Championing the Value of Reserve Service
The Reserve Forces consist of the Royal Naval Reserve, the Royal Marines Reserve, the Army Reserve and the Royal Air Force Reserves. As a Reservist, you’ll be part of a highly valued team. That’s why great emphasis is placed on the selection and training process, to ensure that Reserve Forces can attain the same high standards as full-time professionals. Joining the Voluntary Reserves means that you do all your training and duties in your spare time and you’ll be paid for all the time you spend with the Reserves.
Many reservists have joined directly from the civilian community with no prior military experience and often combine a military role with a civilian career. They give up their time to train to work alongside the Regular Forces on exercise and on operations. Reservists also have the opportunity to take part in adventurous training – often abroad. Being a reservist provides the opportunity to gain new skills which can often be very beneficial in their civilian careers.
The Royal Naval & Royal Marine Reserve
The Royal Naval Reserve, together with the Royal Marines Reserve, form the Maritime Reserves.
The Royal Naval Reserve’s involvement in protecting our nation’s interests ranges from conflict operations, to counter-terrorism and anti-piracy work. As a Reservist, you’ll also have a role to play in providing security at sea and humanitarian assistance across the globe. As part of the whole force you’ll be indistinguishable from your Royal Navy counterparts.
Joining the Royal Marines Reserve means being a part-time soldier, but a fully trained Commando. You’ll do the same Commando course as everyone who wears the green beret, but you’ll spend evenings and weekends completing the same standards and times. As soon as you’re trained, your deployable, which means going wherever you’re needed, from conflict zones, to areas hit by humanitarian crisis.
The Army Reserve
The Army Reserve has two clearly defined roles. Firstly, it provides highly trained soldiers who can work alongside the Regulars on missions in the UK and overseas. Secondly, it gives people who have specialist skills, like medics and engineers, a range of exciting opportunities to use them in new ways.
Over the next few years the role of the Army Reserve will be expanded and they will work even more closely with the rest of the Army. This means that there will be more opportunities for people who want to enjoy the challenges that come with being a Reservist.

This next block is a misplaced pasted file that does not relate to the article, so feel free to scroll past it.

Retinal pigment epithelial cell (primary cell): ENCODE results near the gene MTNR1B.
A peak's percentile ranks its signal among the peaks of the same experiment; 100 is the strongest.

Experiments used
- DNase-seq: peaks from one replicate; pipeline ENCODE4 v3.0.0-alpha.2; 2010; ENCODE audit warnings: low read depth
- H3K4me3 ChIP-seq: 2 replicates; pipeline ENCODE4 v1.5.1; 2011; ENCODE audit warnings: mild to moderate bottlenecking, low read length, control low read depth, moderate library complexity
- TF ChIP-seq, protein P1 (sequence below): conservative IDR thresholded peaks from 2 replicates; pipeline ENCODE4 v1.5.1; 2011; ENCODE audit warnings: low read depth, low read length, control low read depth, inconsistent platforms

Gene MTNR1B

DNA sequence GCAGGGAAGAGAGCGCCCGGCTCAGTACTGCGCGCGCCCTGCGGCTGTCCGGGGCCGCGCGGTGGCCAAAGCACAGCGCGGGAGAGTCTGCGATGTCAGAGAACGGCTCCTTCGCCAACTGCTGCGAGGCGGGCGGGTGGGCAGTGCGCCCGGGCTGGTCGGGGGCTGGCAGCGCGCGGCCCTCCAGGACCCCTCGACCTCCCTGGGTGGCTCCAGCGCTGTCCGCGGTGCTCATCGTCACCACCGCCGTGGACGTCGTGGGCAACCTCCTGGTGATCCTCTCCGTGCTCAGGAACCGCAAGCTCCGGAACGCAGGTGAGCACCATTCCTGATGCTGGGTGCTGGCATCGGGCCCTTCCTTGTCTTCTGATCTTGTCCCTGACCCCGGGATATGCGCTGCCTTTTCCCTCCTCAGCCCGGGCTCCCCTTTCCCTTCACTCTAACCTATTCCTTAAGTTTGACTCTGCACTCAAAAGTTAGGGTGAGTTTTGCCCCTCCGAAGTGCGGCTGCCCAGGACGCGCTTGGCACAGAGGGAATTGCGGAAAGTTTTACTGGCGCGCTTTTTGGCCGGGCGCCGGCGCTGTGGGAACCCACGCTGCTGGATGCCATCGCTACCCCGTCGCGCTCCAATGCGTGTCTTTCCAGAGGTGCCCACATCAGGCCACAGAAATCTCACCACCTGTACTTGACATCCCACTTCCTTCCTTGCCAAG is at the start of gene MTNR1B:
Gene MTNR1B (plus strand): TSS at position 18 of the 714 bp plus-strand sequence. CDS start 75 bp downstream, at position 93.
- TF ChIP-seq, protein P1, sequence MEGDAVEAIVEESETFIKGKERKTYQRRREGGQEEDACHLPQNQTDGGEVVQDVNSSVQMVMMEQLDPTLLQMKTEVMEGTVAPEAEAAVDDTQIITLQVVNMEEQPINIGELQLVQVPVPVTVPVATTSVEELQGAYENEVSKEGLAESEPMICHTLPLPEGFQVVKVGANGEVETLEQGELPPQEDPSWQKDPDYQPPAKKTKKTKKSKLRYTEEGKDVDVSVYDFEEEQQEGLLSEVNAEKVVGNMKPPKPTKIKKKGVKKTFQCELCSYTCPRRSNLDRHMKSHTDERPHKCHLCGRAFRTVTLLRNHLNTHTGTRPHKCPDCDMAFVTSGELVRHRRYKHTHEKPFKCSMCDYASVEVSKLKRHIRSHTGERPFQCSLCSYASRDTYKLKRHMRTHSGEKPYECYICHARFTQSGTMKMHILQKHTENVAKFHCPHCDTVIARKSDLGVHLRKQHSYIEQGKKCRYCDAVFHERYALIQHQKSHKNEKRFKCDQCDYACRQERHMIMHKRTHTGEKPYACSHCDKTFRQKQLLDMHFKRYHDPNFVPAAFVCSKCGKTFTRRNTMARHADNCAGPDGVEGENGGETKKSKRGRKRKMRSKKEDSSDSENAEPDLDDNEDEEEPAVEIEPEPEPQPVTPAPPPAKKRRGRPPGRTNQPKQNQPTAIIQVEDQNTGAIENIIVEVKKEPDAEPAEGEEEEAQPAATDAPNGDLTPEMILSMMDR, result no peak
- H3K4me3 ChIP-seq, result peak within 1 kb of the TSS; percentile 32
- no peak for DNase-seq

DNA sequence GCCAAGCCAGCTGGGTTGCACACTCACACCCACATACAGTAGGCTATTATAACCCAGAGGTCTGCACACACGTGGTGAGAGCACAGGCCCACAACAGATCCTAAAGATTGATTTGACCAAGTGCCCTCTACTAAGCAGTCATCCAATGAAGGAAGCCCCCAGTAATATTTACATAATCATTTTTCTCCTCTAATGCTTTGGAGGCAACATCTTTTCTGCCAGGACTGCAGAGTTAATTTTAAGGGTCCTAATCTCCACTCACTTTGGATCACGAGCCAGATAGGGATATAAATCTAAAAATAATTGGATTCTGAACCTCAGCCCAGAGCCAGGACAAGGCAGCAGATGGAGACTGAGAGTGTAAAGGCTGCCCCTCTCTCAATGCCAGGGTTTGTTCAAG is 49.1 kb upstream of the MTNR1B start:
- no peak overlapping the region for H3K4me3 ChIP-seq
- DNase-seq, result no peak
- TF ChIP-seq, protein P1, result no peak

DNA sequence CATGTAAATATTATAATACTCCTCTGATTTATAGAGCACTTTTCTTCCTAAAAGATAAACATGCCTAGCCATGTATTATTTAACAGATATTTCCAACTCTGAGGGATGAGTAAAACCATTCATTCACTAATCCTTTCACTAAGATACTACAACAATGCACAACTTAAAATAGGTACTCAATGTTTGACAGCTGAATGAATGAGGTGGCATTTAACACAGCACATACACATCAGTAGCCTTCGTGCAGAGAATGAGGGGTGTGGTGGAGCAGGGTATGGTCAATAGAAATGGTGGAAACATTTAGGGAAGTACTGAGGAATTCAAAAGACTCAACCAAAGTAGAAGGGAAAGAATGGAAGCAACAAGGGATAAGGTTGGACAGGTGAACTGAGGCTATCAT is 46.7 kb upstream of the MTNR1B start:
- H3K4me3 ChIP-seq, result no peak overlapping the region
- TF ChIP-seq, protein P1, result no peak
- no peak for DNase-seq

How much time you spend is really up to you – training is flexible and can fit around your life. Most roles will ask you to aim for 27 days a year – and your weekly training session at your unit will count towards this. If you complete 27 days and pass the Military Annual Training Tests you’ll qualify for a tax-free bonus payment on top of your pay.
United Kingdom Special Forces (Reserve)
UKSF(R) comprising of 21 SAS(R), 23 SAS(R), SBS(R) and 63 (UKSF) Sig Sqn, is tasked to the highest level and can operate in difficult and often changing circumstances, sometimes in absence of guidance and within situations that have significant operational and strategic importance.
Applicants must be able to commit to intense and extended training demands and be willing to deploy overseas and commit to operations.
21 & 23 SAS are an integrated part of the United Kingdom Special Forces (UKSF) group comprising regular and reserve units, operating at the strategic and operational level.
Special Forces Communicators (Reserve) provide additional communications capability to their regular counterparts.
The RAF Reserve
RAF Reserves train and work in their spare time alongside the Regulars. Reserves train to the same high standards as Regular personnel and perform a crucial role within the organisation. Working around their day job, using their weekends, they gain transferable skills and a rewarding lifestyle that offers the best of both worlds.
The RAF Reserves has a highly talented and motivated workforce that would be the envy of any organisation. Its people have a reputation for excellence and professionalism. They are well trained, qualified and educated, as well as innovative and intelligent.
University Officer Training
Officer training is a club for male and female students who want to get more out of a student life and a chance to get together with likeminded students who share common interests. The universities will develop your full potential and allow you to become the leaders of tomorrow .You can take part in adventurous training, sport, community projects and expeditions which will challenge you both mentally and physically.
You will gain the experience of a lifetime and an exposure to the values and ethos of the Armed Forces.
Please see a list of all Officer Training Units across the South East below:
Subscribe to our monthly newsletter to receive a round up of our latest news across the South East